Dmitri Smirnov: 1948-2020

Along with a number of people, I have been extremely saddened to hear the recent news of the death of Dmitri Smirnov, the Russian-born composer whose love for Blake was such that he became a committed Anglophile and spent most of his career creating stunning and innovative compositions that set a multitude of Blake’s works to music.

Having contracted COVID-19, he passed away on Thursday, 9 April, leaving behind his wife – herself a great composer of note – and their children, Alissa and Philip. I had been in correspondence a few times with him because of our shared love for Blake, and there follows a piece I wrote on him as part of a wider essay dealing with the musical reception of Blake in Europe:

When Fitch was compiling his original catalogue in the late eighties, however, he noted that Soviet-bloc nations had yet to discover Blake, with two startling exceptions (1989, xxiv). Elena Firsovas (b. 1950) Proritzanye (Augury) is an impressive large-scale symphony composed in 1987-88, but it is the work of her husband, Dmitrii Smirnov (b. 1948), which demonstrates one of the deepest and most impressive engagements with Blake among the works of any composer. Born in 1948 in Minsk, Smirnov studied with Nikolai Sidelnikov, Edison Denisov and Yury Kholopov at the Moscow Conservatoire, as well as being influenced by Philip Herschkowitz, who introduced him to the serialism of Anton Webern, which Smirnov would combine with Franco-Russian sensualism (Smirnov no date). One of the most important Russian modernist composers, and one of the founders of the Association for Contemporary Music in Moscow in 1990, he and his wife moved to England in 1991.

The influence of Blake on Smirnov cannot be understated, beginning with his piece for soprano, flute, viola and harp, The Seasons, based on the four poems from Poetical Sketches,  first performed in Moscow in 1980 and then arranged as a symphony, performed by the Latvian Symphony Orchestra in 1981 (F1148, F1144). Thus began a decade during which Smirnov returned to Blake again and again, demonstrating a deep knowledge of Blakes works (which he often translated into Russian),4 whether occasional pieces such as To the Muses (included in the 1982 Ballada for Saxophone and Piano) or much more extensive pieces like the operas, Tiriel (1983-85, F1154), which premiered in Freiburg im Breisgau in 1989, and Lamentations of Thel (1985-86, F1146), performed in the same year at the Almeida Festival in London.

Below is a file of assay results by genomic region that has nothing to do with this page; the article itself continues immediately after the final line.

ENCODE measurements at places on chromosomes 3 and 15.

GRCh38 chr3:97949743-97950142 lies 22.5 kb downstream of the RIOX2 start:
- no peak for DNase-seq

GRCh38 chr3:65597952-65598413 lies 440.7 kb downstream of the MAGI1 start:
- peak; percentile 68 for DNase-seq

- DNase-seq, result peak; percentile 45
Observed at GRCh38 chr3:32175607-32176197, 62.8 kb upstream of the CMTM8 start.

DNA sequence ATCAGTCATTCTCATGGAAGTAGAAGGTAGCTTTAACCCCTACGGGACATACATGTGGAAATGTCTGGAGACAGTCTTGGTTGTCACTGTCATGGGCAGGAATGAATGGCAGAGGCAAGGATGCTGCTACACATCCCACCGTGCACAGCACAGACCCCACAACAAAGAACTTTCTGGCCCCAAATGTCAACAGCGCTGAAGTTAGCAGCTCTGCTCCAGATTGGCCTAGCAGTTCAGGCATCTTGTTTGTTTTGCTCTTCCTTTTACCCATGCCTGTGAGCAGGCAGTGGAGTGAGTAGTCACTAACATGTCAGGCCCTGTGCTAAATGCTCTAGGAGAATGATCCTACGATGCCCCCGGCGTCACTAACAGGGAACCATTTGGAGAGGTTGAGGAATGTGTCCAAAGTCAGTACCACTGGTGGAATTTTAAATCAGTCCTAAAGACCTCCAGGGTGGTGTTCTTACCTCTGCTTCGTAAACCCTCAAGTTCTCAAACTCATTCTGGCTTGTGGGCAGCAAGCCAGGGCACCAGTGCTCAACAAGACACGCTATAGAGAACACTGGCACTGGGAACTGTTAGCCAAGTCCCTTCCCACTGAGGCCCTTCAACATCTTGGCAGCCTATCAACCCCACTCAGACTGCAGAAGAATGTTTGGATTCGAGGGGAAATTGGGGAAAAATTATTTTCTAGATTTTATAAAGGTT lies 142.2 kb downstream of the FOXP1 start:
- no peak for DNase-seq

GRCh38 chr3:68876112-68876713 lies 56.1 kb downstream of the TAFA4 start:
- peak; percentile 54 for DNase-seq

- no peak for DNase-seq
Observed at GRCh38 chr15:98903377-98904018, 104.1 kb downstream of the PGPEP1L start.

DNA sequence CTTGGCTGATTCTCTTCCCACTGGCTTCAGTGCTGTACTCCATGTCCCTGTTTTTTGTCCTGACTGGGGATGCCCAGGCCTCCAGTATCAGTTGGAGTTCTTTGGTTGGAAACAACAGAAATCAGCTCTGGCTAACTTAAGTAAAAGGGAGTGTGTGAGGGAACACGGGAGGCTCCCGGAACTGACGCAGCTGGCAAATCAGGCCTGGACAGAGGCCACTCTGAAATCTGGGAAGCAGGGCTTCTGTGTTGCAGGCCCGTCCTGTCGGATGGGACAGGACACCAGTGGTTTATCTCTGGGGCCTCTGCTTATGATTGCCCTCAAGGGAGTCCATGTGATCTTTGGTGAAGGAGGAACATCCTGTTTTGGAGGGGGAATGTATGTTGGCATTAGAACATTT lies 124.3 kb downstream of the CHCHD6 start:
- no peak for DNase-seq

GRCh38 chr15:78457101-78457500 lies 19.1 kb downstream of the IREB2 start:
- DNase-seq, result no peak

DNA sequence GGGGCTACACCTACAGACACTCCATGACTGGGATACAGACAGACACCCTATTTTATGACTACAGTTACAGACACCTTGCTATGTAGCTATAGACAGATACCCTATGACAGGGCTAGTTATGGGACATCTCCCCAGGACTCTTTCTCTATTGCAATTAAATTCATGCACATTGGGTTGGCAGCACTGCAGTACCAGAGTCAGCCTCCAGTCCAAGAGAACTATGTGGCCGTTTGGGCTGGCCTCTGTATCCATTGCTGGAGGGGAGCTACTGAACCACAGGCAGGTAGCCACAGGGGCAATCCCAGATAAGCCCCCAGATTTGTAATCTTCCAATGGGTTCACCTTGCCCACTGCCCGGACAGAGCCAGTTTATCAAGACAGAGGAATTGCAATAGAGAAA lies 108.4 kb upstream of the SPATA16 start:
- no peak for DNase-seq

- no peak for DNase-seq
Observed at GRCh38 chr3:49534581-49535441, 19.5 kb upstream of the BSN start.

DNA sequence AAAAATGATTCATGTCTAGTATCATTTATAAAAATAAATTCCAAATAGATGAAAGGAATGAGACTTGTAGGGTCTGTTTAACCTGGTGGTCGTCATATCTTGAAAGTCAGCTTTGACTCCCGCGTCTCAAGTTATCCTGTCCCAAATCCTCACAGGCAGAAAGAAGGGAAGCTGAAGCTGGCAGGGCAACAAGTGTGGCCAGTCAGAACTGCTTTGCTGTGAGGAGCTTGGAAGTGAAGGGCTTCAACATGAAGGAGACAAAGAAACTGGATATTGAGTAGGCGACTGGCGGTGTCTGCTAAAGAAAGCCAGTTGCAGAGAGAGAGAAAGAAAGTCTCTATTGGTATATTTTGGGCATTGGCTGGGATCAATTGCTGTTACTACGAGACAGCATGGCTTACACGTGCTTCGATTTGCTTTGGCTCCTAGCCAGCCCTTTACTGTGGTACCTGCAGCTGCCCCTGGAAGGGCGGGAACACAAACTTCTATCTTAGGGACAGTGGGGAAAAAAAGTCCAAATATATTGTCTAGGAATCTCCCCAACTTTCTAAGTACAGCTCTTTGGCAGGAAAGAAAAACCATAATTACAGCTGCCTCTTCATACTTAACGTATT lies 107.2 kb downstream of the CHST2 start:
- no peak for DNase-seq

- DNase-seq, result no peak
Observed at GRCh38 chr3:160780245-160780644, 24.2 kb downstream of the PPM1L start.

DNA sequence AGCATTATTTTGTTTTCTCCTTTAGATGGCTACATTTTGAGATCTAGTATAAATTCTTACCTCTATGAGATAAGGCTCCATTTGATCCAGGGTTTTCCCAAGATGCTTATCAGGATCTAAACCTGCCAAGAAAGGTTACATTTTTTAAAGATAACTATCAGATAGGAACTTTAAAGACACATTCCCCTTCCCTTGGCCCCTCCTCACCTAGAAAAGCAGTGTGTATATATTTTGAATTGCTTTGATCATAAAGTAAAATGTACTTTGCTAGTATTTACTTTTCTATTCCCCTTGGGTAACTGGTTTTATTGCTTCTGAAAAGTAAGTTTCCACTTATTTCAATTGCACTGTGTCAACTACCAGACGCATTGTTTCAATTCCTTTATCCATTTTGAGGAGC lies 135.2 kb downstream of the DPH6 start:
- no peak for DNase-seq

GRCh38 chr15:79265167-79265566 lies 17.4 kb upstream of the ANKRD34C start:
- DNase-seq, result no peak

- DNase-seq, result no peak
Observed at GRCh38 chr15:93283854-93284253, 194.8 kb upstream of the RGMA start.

The 1980s represented a particularly intense period for Smirnov’s engagement with Blake (although by no means encompassing all his compositions at that time, which also drew upon writers as diverse as Shakespeare, Pushkin and Pasternak), and after his move to England he continued to draw inspiration from Blake, increasingly drawing upon the paintings which were now more readily available to him, as in his series of four Blake Pictures (The Moonlight Story, Jacob’s Ladder, Abel, and The River of Life), composed between 1988 and 1992. His performances in England were enthusiastically received, with Stephen Pettitt praising the premiere of JacobLadder for The Times in 1991. Although Blakes influence has been less prevalent on Smirnovs work in the twenty-first century, he continues to be an important source, for example in the Blake Sonata No. 6, performed in London and Cambridge in 2015.  A number of Smirnovs works were also included in the 2011 programme held to celebrate Blakes birthday at the Pushkin State Museum of Fine Arts in Moscow, as part of the William Blake and British Visionary Art exhibition.

Blakean Music

While the appearances of Blake in cinema are relatively rare (see previous Zoamorphosis posts on William Blake and Film and Cannibalising Blake), the subject of William Blake and music is an extremely rich one.